You presume, you thirteen white men, to make decisions and policies which will affect all of us, from sea to shining sea. You assume we will trust you, because until recently, we’ve had no choice but to trust you. But I don’t. I don’t trust you. You don’t represent me. I don’t mean party politics, Republican or Democrat. I mean you have never experienced the need for female driven policy, or policy that focuses on race, or centers issues unique to the LGBTQ community. Because you are none of those things.

Female driven policy is different. Race driven policy is different. LGBTQ driven policy is different. And that is a good thing. It brings diversity to the table. It’s Thai on Monday and sushi on Thursday instead of meatloaf every, single night. It means the needs of others, needs that are different from your own, are brought to the forefront. It is taking and shaping the experiences of those identities and using them, smartly, to craft broader policy.

Senator McConnell, have you ever found yourself unexpectedly pregnant, halfway through high school, unable to afford to raise a child? Have you, Senator Hatch ever been the victim of a rape? How about you, Senator Cruz? Have you ever been refused medication because a nurse perceived you to be exaggerating your pain levels simply because you’re black?

No?

Senator Alexander, have you ever had to use a breast pump at work?  Have you ever needed to limp into work with stitches holding your cervix together, Senator Thune? Senator Lee, have you left your six-week old infant at daycare while your breasts leaked with milk, because you were afraid to lose your job? How about you, Senator Enzi? Ever walk into work, bleeding due to a miscarriage, unable to take time off from work?

No?

Senator Cotton, have you ever looked at the maternal death rates for black women and worried, will that me? Senator Cornyn, have you read the infant mortality rates for black infants and worried if the child you were carrying inside you would die?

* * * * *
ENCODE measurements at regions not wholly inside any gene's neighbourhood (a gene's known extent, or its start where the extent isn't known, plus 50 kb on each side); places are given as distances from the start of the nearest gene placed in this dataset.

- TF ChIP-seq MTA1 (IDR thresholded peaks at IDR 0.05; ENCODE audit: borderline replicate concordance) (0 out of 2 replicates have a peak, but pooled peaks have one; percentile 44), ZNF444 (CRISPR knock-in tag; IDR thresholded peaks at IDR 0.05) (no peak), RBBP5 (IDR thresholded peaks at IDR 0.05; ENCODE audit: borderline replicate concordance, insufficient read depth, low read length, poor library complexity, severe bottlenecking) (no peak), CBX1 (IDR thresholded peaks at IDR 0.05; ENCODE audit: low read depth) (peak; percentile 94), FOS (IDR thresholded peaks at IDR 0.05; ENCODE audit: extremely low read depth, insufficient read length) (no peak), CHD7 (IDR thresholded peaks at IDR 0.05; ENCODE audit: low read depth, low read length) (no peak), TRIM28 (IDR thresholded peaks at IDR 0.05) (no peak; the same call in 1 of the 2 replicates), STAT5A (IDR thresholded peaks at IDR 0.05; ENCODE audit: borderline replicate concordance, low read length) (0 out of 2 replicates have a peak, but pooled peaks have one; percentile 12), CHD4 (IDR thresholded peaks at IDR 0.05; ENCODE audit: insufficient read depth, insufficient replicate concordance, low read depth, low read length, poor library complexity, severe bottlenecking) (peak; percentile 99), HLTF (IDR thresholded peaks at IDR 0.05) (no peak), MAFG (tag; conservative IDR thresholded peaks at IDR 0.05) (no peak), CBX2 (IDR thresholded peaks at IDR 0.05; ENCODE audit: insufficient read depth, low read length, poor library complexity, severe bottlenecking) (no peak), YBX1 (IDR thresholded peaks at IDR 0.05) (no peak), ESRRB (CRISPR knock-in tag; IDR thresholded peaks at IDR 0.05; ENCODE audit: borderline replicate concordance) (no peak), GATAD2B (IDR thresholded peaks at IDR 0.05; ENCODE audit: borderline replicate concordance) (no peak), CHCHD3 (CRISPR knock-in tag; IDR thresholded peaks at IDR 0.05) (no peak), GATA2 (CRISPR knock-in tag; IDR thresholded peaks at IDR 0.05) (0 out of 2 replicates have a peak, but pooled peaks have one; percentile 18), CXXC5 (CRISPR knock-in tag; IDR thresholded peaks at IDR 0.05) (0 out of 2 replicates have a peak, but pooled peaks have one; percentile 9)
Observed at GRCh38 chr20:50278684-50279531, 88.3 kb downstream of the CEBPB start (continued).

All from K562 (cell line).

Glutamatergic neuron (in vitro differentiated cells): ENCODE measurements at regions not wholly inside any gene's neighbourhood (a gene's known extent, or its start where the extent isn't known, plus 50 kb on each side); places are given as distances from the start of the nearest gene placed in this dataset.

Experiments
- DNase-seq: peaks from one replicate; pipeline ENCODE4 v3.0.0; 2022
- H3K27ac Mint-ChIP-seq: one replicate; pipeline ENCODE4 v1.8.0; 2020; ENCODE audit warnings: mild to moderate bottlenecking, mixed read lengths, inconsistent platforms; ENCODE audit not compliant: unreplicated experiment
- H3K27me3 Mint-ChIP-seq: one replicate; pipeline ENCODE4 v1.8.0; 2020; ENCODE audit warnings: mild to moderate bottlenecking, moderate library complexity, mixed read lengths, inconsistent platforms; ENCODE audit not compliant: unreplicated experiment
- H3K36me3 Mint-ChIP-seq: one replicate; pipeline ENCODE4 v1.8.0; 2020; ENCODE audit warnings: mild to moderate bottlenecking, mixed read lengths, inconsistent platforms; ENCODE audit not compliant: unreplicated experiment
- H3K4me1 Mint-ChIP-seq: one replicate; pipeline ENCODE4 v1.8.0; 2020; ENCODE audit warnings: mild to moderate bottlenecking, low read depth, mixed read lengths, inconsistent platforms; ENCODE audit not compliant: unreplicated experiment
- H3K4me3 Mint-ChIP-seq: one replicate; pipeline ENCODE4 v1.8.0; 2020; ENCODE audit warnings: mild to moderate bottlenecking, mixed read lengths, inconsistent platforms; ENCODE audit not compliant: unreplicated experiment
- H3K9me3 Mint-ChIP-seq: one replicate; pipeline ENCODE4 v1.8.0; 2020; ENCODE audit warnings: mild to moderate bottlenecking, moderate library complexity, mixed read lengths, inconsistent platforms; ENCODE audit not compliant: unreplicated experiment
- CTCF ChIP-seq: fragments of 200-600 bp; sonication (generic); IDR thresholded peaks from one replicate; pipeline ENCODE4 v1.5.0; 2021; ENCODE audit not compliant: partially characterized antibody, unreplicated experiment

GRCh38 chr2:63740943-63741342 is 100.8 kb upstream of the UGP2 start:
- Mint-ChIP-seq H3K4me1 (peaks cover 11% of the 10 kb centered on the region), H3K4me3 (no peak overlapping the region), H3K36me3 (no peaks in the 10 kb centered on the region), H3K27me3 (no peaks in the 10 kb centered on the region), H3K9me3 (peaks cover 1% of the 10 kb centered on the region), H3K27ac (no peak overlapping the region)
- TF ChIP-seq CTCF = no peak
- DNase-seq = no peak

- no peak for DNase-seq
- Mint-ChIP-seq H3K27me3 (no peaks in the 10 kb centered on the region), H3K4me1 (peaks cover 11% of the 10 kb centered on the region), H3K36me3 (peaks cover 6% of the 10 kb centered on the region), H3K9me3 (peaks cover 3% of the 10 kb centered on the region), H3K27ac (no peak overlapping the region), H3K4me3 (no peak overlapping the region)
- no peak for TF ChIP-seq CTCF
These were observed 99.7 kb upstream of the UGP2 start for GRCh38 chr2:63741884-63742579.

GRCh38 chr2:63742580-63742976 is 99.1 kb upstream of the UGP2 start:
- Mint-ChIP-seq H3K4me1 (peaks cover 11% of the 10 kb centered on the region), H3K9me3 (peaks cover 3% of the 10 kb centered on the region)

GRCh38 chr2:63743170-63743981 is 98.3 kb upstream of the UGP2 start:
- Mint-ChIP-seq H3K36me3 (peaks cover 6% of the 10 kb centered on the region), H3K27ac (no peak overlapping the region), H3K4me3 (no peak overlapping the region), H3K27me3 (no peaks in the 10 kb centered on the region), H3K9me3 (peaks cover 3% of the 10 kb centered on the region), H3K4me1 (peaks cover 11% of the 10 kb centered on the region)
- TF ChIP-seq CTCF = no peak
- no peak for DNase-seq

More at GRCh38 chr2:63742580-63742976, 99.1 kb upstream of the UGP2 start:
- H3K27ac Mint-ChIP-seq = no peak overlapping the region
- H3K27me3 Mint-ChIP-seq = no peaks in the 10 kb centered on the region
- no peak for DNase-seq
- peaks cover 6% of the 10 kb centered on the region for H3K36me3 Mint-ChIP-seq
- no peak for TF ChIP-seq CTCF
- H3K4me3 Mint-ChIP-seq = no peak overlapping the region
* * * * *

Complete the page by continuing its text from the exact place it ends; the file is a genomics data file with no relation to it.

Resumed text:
No?

How can you, thirteen white men, craft a comprehensive health care plan which must include women and people of color and LGBTQ without including them in your debate and decision-making process?

It is presumptuous and condescending and dangerous. And yet it is par for the course.

There is no identity politics. There is America. There is diversity. There is us. We are those identities, and those identities define our politics in the sense that they must be given a voice in any policy that is going to last.

You ask us to trust you, yet you routinely and rather spectacularly at times fail to earn that trust. You fail not necessarily because you are trying to punish or withhold, though certainly that is sometimes true, but often because you just don’t know any better. Why would family leave and maternity coverage and reproductive rights be at the top of your list? Why would funding to find out why black mothers die at a higher rate, and black babies die more frequently be important to you? After all, those policies, those politics, aren’t part of your identity.

But they’re part of ours.

Anyone who doesn’t fit into the narrow confine of those that will sit around your table has the word identity attached to them. Card-carrying members. Race, gender, sex. When we try to point out the ludicrousness of trying to craft policy without the representation of those groups, we are accused of playing a card. As if we were cheating at poker instead of trying to save our own lives.

We’re demanding a seat at the table. Because, to paraphrase Cecile Richards, if we do not have a seat at the table, we are on the menu.

When your surrogates claim women are using Medicaid funds for abortions to ‘travel’, or that women who want abortions can go to the zoo, you fail. You fail when you admit you don’t know why women seek abortions. You fail when you don’t demand mandatory maternity coverage. You fail when you don’t craft humane family leave policy. You fail when you don’t ensure that victims of domestic and sexual abuse will be given health care. You fail when you don’t take into account the way Americans of color and Americans in rural areas are underserved by hospitals and doctors. You fail and you fail.

But your biggest failure is insisting that you have the ability and experience to make decisions for all of us, without our input.

You fail because you are thirteen white heterosexual men…only. And you always have been. The number has changed, but the homogeny has not.

Imagine if this committee was made up of thirteen black women. Or thirteen gay men. Imagine if it were made up of thirteen members that did not include a white, hetero, cisgendered, Christian male. Would you feel like your needs were being met? The issues important to you given consideration? Yet that is what you continually ask us all to do, time and time again. To trust you to represent us.

So no, I do not expect you to come up with a bill that will do right by women, or by Americans of color. Or by the poor, or anyone else who must carry with them the tag of ‘identity’ with them wherever they go. Because anytime you have a group that is without diversity of thought and experience, you’re bound to fail.

You have failed us enough. Why should this time be any different?